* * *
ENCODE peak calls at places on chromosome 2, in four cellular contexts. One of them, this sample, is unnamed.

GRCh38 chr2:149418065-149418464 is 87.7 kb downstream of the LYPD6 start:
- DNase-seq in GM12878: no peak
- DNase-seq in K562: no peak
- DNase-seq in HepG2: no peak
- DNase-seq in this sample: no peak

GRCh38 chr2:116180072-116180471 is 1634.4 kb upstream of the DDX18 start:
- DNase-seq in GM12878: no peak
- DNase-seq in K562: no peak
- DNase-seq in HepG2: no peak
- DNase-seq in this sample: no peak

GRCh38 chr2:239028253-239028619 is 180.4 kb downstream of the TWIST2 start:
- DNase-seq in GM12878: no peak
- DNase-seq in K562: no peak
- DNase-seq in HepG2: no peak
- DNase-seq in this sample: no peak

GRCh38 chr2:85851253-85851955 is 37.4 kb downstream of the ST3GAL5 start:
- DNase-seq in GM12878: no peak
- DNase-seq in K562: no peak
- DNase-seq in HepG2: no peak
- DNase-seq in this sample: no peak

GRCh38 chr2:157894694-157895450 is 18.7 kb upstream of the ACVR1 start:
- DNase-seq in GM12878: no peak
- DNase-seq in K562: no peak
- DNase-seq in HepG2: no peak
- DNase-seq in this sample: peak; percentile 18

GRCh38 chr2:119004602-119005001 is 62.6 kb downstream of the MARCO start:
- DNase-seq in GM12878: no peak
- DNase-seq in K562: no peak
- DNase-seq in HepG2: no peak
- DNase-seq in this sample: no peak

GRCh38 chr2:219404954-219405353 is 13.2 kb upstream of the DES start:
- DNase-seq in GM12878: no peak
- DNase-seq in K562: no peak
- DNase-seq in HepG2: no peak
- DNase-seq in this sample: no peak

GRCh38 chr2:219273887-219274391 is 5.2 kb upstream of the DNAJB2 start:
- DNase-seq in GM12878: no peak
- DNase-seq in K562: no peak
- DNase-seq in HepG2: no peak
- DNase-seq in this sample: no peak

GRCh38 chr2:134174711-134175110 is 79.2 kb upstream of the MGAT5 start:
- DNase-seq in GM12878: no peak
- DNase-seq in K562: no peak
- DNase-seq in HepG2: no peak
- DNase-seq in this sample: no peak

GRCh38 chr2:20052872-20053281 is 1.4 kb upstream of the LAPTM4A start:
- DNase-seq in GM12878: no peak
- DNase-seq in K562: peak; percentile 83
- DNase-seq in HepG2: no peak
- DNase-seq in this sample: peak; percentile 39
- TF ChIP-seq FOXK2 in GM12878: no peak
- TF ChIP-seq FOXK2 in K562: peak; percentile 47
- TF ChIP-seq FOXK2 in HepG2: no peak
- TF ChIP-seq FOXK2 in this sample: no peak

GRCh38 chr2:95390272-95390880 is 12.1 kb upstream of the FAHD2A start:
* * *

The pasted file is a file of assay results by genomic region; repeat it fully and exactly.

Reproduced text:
ENCODE peak calls at places on chromosome 2, in four cellular contexts. One of them, this sample, is unnamed.

GRCh38 chr2:149418065-149418464 is 87.7 kb downstream of the LYPD6 start:
- DNase-seq in GM12878: no peak
- DNase-seq in K562: no peak
- DNase-seq in HepG2: no peak
- DNase-seq in this sample: no peak

GRCh38 chr2:116180072-116180471 is 1634.4 kb upstream of the DDX18 start:
- DNase-seq in GM12878: no peak
- DNase-seq in K562: no peak
- DNase-seq in HepG2: no peak
- DNase-seq in this sample: no peak

GRCh38 chr2:239028253-239028619 is 180.4 kb downstream of the TWIST2 start:
- DNase-seq in GM12878: no peak
- DNase-seq in K562: no peak
- DNase-seq in HepG2: no peak
- DNase-seq in this sample: no peak

GRCh38 chr2:85851253-85851955 is 37.4 kb downstream of the ST3GAL5 start:
- DNase-seq in GM12878: no peak
- DNase-seq in K562: no peak
- DNase-seq in HepG2: no peak
- DNase-seq in this sample: no peak

GRCh38 chr2:157894694-157895450 is 18.7 kb upstream of the ACVR1 start:
- DNase-seq in GM12878: no peak
- DNase-seq in K562: no peak
- DNase-seq in HepG2: no peak
- DNase-seq in this sample: peak; percentile 18

GRCh38 chr2:119004602-119005001 is 62.6 kb downstream of the MARCO start:
- DNase-seq in GM12878: no peak
- DNase-seq in K562: no peak
- DNase-seq in HepG2: no peak
- DNase-seq in this sample: no peak

GRCh38 chr2:219404954-219405353 is 13.2 kb upstream of the DES start:
- DNase-seq in GM12878: no peak
- DNase-seq in K562: no peak
- DNase-seq in HepG2: no peak
- DNase-seq in this sample: no peak

GRCh38 chr2:219273887-219274391 is 5.2 kb upstream of the DNAJB2 start:
- DNase-seq in GM12878: no peak
- DNase-seq in K562: no peak
- DNase-seq in HepG2: no peak
- DNase-seq in this sample: no peak

GRCh38 chr2:134174711-134175110 is 79.2 kb upstream of the MGAT5 start:
- DNase-seq in GM12878: no peak
- DNase-seq in K562: no peak
- DNase-seq in HepG2: no peak
- DNase-seq in this sample: no peak

GRCh38 chr2:20052872-20053281 is 1.4 kb upstream of the LAPTM4A start:
- DNase-seq in GM12878: no peak
- DNase-seq in K562: peak; percentile 83
- DNase-seq in HepG2: no peak
- DNase-seq in this sample: peak; percentile 39
- TF ChIP-seq FOXK2 in GM12878: no peak
- TF ChIP-seq FOXK2 in K562: peak; percentile 47
- TF ChIP-seq FOXK2 in HepG2: no peak
- TF ChIP-seq FOXK2 in this sample: no peak

GRCh38 chr2:95390272-95390880 is 12.1 kb upstream of the FAHD2A start: